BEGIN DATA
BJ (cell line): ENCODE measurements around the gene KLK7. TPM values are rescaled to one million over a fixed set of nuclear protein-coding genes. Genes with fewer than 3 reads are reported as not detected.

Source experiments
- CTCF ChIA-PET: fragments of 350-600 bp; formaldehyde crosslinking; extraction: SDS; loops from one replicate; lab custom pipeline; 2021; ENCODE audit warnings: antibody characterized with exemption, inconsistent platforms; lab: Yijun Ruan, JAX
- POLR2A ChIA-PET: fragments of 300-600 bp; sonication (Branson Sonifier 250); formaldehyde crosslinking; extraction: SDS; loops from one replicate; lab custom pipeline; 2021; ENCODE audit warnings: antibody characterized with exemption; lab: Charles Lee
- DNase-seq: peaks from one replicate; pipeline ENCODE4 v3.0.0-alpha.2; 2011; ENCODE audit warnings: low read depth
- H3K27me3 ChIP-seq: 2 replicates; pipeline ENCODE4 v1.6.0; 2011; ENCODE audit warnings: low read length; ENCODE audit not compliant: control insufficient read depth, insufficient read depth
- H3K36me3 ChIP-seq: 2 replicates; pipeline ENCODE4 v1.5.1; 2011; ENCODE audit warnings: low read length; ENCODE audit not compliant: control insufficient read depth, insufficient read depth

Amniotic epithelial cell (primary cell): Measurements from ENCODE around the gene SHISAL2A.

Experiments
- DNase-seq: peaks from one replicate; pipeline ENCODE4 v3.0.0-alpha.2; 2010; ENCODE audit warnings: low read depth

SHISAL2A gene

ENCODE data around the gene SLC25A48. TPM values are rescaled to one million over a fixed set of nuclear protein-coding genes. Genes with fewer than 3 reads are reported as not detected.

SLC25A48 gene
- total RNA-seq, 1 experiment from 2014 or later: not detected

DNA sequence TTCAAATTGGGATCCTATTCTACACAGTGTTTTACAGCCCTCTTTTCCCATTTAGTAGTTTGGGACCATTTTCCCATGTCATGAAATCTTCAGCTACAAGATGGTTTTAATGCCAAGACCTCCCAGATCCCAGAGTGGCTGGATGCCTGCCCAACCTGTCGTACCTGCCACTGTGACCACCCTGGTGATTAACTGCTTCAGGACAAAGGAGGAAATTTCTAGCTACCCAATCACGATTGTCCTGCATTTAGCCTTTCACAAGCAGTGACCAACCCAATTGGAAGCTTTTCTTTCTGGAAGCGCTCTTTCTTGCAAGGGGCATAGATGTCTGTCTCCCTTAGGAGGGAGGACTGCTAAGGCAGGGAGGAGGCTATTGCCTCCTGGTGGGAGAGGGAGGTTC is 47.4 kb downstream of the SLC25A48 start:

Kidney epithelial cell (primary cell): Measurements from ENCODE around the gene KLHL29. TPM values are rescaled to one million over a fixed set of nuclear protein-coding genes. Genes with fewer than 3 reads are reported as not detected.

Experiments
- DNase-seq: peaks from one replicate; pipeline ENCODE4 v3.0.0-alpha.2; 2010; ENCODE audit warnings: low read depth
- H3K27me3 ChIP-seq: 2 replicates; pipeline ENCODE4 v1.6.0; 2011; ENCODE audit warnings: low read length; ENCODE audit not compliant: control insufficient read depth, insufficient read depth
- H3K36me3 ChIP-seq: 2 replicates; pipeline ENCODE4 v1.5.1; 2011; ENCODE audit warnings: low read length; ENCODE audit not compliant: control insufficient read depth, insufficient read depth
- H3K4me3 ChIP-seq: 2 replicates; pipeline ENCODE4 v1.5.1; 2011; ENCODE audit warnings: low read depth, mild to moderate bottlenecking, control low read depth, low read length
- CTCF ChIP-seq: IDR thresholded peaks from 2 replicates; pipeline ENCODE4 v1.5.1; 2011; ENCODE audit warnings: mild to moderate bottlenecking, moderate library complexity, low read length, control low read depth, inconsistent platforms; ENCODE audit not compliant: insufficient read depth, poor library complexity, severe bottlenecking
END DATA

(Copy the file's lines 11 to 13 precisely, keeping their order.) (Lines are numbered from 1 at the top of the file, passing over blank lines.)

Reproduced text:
SHISAL2A gene

ENCODE data around the gene SLC25A48. TPM values are rescaled to one million over a fixed set of nuclear protein-coding genes. Genes with fewer than 3 reads are reported as not detected.

SLC25A48 gene